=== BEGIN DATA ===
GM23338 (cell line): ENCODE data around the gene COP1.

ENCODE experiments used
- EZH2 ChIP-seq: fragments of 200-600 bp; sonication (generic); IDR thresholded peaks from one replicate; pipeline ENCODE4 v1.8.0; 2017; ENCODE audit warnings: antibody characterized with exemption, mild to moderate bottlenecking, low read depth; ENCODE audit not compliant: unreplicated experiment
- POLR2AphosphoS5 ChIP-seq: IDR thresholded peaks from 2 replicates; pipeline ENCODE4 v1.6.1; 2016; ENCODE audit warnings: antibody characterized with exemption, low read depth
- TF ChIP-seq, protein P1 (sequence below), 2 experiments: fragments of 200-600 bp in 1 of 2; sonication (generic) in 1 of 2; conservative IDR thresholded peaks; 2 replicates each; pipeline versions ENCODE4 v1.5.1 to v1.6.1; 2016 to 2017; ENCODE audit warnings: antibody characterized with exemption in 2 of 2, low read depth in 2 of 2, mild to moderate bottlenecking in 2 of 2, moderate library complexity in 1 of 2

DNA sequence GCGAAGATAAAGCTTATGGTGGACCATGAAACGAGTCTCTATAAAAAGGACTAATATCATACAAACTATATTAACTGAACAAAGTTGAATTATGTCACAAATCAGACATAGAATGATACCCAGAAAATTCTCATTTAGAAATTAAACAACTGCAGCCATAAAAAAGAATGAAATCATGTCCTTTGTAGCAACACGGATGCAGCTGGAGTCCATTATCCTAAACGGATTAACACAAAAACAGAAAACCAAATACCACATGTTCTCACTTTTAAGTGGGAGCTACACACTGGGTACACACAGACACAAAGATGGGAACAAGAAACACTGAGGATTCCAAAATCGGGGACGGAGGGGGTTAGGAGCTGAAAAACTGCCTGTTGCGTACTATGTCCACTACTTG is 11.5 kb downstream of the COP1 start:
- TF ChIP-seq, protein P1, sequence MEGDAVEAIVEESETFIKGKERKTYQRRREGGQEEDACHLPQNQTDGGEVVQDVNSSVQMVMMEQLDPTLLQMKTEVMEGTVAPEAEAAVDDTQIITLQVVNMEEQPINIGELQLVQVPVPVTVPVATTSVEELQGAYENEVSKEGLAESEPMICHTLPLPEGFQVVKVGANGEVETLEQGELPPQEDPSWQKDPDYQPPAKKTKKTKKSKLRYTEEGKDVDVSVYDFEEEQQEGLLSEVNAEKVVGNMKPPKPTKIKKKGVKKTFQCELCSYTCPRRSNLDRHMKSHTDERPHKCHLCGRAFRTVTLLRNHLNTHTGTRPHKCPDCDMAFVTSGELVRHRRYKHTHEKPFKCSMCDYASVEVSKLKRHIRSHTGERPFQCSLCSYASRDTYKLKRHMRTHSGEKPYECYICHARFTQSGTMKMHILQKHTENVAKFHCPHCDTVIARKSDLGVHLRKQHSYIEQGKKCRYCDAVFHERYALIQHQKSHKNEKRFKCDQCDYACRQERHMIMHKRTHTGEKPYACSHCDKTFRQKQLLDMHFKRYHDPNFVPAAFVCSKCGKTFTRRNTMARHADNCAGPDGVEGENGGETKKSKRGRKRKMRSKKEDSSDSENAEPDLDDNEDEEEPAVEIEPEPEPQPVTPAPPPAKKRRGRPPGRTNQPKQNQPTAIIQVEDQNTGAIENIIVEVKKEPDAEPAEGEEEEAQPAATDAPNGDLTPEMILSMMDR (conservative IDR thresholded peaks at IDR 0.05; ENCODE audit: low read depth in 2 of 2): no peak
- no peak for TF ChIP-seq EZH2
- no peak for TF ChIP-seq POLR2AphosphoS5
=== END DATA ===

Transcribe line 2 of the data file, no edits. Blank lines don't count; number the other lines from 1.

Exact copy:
ENCODE experiments used